Social network market shares in top 7 African markets

Does Africa provide a fertile ground for Facebook’s future growth given the current downward trend in market share? Can something be done to induce renewed interest in this social network? All current and prospective investors who did their homework should be asking this question about the newly-crowned public company.

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Review of Facebook’s Top 7 African Countries

The objective of this post is to review Facebook’s performance in its top 7 African markets – Egypt, South Africa, Morocco, Nigeria, Algeria, Tunisia and Kenya. This is in light of the recent IPO, and associated question whether the newly crowned public can sustain the current strong revenue growth into the future.

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Blackberry rules South Africa’s Twitterland with 2 in every 5 mentions

Blackberry leads in tweeting 50 well-known South African brands. This device was the source of more than 40% of the 525 000 archived tweets. This insight is in line with World Wide Worx’s latest report that shows Internet penetration in South Africa has grown by more than 25%, predominantly due to increased smartphone market share.

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2011/2012 British Premier League to be remembered for many reasons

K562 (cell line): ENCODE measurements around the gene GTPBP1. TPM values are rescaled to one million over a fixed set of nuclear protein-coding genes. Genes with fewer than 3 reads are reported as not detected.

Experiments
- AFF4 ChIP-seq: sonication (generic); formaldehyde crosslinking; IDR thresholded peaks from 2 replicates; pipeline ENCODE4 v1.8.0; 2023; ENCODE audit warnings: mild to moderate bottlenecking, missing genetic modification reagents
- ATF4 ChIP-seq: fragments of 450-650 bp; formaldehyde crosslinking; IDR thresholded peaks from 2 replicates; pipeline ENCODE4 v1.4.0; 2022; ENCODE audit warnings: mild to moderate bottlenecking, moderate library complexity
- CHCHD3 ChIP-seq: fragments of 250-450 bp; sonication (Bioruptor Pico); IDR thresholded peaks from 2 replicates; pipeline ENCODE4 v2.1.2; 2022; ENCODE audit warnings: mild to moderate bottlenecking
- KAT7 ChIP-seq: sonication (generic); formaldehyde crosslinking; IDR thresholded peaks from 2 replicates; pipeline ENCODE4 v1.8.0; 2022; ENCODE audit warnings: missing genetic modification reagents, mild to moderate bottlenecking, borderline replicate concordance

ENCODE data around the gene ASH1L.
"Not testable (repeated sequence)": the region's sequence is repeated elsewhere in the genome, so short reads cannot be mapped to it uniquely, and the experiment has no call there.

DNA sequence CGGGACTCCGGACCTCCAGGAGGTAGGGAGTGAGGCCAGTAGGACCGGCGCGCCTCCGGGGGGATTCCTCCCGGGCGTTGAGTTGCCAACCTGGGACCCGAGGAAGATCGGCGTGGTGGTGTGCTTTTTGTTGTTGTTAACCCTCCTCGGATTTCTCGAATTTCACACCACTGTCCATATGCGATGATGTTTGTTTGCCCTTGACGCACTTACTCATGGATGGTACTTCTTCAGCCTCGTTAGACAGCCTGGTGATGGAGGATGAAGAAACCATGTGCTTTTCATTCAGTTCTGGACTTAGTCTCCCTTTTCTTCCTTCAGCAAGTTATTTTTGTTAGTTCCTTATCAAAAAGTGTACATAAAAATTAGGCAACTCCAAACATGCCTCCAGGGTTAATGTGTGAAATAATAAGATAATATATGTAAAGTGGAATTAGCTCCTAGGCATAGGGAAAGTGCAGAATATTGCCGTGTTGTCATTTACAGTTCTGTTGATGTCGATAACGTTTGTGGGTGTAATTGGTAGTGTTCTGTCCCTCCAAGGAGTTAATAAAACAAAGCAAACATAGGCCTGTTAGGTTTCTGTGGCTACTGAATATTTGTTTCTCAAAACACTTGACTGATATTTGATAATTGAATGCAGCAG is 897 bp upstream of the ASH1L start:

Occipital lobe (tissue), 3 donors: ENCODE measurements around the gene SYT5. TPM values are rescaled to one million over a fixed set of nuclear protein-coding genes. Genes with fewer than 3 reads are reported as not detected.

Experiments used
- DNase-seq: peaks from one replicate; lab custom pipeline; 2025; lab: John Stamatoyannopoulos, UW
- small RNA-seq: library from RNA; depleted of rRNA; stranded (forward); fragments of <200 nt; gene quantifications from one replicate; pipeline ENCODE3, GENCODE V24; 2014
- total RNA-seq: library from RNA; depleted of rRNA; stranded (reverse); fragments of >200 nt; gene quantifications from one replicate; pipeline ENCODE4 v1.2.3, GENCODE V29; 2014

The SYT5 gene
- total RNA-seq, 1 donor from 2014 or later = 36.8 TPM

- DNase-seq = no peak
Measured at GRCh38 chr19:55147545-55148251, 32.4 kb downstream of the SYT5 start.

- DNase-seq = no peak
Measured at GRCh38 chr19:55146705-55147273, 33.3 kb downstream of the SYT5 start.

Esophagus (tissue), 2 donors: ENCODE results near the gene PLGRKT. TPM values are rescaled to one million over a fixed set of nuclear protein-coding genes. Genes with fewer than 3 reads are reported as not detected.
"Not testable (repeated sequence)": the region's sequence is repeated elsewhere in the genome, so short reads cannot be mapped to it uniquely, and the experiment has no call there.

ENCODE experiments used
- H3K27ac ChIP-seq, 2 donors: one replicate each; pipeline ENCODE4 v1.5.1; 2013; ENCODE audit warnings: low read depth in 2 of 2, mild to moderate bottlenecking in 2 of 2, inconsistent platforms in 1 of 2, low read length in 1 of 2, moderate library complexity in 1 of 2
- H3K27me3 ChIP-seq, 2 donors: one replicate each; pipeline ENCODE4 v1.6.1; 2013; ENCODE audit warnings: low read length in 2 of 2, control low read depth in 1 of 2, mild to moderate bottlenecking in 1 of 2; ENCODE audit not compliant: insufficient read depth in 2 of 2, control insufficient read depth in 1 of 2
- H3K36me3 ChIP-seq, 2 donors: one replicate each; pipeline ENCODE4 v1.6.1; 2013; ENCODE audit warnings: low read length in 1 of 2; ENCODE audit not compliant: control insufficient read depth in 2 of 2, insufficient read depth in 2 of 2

Many people would agree that the 2011/2012 British Premier League will not be remembered only for the fact that Manchester City won it after 44 years, but this season will also be remembered for how it ended. The Twitterverse captured the nail-biting moments best.

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Can social media and reverse psychology be bedfellows?

I cannot not help but wonder whether some form of reverse psychology would work on employees with access to company computers and Internet, where they are actively encouraged to be on social networks, with the proviso that some of the time is used for work-related activities.

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Social media blurring the line between personal and professional lives

Let us be warned that the line is now blurred. The freedom to say what we want on social networks, has to be balanced with clear understanding of the possible far-reaching consequences involved.

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